As seen on season 1 of Sarah Sees Potential, designer Sarah Richardson borrowed 20 square feet from a neighboring bedroom to allow room for a luxurious free standing soaking tub in this newly renovated master bath. In addition to the industrial fixtures and decor, a glass shower with a rolling door creates a contemporary look in this now bright and spacious room.
As seen on season 1 of Sarah Sees Potential, designer Sarah Richardson combined minimalistic industrial decor with warm, mid-century modern elements to create this gorgeous neutral, eclectic living and dining area. She replaced a dark wood banister with sleek glass and filled the space with clean white and warm wood furnishings.
The dining room is a study in minimalism. What makes the aesthetic work are the layers of texture and finishes that keep the eye delighted. In this dining room wood meets iron, meets brass, meets leather, meets sheepskin for a perfectly layered affair. Above the dining table, another piece designed by the couple, vintage lighting that can be found in industrial buildings, was installed. The found pieces were upcycled with the addition of black paint.
The goal with the fireplace was to create an architectural feature with enough visual weight to balance the large scale of the room and trusses. Incorporating industrial and rustic materials, including corten steel, rebar rods and angle iron, was also a key element of the design to tie together the home.The lighting through the pattern casts dramatic shadows across the golden walls, which were upholstered in burlap and then painted over for texture.
If you love the open flow and exposed structures of loft-style spaces but don’t happen to live in an actual loft, no worries: It’s easy to give any room in any house an industrial edge. In the living room of a midcentury house, for example, designer Michelle Lord left the ceiling beams beams and metal ducting exposed and hung open shelving created from plumbing pipes and reclaimed wood.
The assortment of fabrics in this eclectic bedroom brings warmth and personality to the space. Designer Sarah Richardson combined industrial and fine elements equally so nothing looks out of place. The dragon fabric on the headboard and footboard set the tone for the room, and patterns with the same color scheme are sprinkled throughout for a look that flows smoothly. Family heirlooms add a cozy touch.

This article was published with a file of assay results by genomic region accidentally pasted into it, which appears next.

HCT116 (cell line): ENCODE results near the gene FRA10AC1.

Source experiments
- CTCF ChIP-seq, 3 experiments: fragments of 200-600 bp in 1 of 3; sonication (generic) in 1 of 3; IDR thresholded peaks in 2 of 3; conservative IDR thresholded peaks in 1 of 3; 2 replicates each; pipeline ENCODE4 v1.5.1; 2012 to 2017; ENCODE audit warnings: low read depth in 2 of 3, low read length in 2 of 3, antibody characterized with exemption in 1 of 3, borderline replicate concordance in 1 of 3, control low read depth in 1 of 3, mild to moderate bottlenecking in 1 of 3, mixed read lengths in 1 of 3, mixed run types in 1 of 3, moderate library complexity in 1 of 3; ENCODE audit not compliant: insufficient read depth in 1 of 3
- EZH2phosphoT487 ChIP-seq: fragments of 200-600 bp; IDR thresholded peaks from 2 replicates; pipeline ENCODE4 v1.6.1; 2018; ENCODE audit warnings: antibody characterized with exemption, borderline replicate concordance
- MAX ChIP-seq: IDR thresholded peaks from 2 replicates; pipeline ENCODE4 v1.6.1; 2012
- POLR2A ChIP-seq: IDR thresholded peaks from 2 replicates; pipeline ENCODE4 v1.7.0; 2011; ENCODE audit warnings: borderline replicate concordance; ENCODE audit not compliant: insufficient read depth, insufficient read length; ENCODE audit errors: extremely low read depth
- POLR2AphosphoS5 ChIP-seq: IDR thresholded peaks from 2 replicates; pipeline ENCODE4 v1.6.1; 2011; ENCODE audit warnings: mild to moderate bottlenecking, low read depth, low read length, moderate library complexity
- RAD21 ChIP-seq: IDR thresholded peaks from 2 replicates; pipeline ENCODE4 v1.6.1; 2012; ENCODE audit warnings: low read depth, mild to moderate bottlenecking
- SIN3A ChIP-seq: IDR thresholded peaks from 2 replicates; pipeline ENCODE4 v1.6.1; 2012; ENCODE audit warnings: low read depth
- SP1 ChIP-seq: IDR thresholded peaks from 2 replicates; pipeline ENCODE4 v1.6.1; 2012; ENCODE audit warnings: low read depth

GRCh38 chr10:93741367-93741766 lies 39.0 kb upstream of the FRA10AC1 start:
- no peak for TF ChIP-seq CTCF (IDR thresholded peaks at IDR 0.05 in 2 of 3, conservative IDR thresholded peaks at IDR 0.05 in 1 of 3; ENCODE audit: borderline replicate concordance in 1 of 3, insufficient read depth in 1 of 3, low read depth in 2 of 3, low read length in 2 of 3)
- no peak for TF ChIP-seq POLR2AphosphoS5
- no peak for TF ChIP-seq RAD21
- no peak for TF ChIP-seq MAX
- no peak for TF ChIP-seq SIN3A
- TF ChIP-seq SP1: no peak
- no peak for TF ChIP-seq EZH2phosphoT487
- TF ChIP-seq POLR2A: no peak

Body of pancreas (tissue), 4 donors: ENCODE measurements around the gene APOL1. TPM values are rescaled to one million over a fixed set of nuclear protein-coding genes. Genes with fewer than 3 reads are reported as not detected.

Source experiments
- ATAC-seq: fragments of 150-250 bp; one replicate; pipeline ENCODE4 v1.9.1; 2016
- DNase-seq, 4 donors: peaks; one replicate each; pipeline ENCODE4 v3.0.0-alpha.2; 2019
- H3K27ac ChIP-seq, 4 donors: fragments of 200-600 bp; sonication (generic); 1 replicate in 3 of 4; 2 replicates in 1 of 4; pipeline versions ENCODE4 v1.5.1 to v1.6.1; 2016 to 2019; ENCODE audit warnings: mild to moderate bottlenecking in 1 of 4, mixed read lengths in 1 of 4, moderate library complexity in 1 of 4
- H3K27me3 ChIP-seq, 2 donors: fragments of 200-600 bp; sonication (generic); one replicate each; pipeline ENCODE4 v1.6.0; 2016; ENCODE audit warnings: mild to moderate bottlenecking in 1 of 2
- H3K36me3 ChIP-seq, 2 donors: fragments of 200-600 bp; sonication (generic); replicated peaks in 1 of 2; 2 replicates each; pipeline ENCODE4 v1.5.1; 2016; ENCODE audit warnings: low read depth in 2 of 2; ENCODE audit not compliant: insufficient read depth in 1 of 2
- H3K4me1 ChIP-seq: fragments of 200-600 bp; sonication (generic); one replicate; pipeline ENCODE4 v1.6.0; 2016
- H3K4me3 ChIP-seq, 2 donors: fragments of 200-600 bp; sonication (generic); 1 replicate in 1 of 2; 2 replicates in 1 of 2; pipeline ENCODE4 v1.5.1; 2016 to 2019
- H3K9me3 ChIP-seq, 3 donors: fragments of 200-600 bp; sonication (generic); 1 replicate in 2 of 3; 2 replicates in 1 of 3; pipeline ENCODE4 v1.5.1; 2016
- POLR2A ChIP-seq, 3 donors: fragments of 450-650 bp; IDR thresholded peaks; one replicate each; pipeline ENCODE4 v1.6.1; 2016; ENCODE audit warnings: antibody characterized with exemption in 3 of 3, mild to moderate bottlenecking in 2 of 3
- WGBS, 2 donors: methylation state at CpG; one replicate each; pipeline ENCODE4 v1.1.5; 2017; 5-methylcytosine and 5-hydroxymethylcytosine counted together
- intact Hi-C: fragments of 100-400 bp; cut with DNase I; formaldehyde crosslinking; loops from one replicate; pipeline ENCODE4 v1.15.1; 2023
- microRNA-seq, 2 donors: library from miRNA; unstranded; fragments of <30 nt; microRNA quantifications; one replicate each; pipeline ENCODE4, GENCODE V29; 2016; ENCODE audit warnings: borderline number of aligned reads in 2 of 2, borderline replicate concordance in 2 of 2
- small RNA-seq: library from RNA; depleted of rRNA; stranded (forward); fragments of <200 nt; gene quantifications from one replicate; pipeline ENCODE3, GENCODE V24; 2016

Loft-style living demands cabinets with an industrial edge. Because Atlanta homeowners Sy and Nyvette Gray needed to fill a vast space and create much-needed storage, they selected kitchen cabinets from Ikea. They worked with designer Iesia D. King for their loft decor, and the minimalist cabinets even bring out the grayish tones of the aged exposed brick.
As seen on season 1 of Sarah Sees Potential, designer Sarah Richardson combined minimalistic industrial decor with warm, mid-century modern elements to create this gorgeous neutral, eclectic living and dining area. She replaced a dark wood banister with sleek glass and filled the space with clean white and warm wood furnishings. An updated wet bar with extra seating and elevated dining area add interest and make the room ideal for entertaining.
As part of the McIntyre home transformation in Atlanta, GA, licensed contractor Chip Wade included a pullout pantry for ample storage, an expanding kitchen table for increased seating and a buffet style kitchen layout for prep, cooking and easy cleaning. Many elements were added for ease of use including this expandable table. The design aesthetic mimicked a sleek industrial kitchen, but added natural and warm elements like the tree trunk sink, wood table and brick floors. The transformation also includes open seating area to host family and church members, as seen on DIY Network's Elbow Room.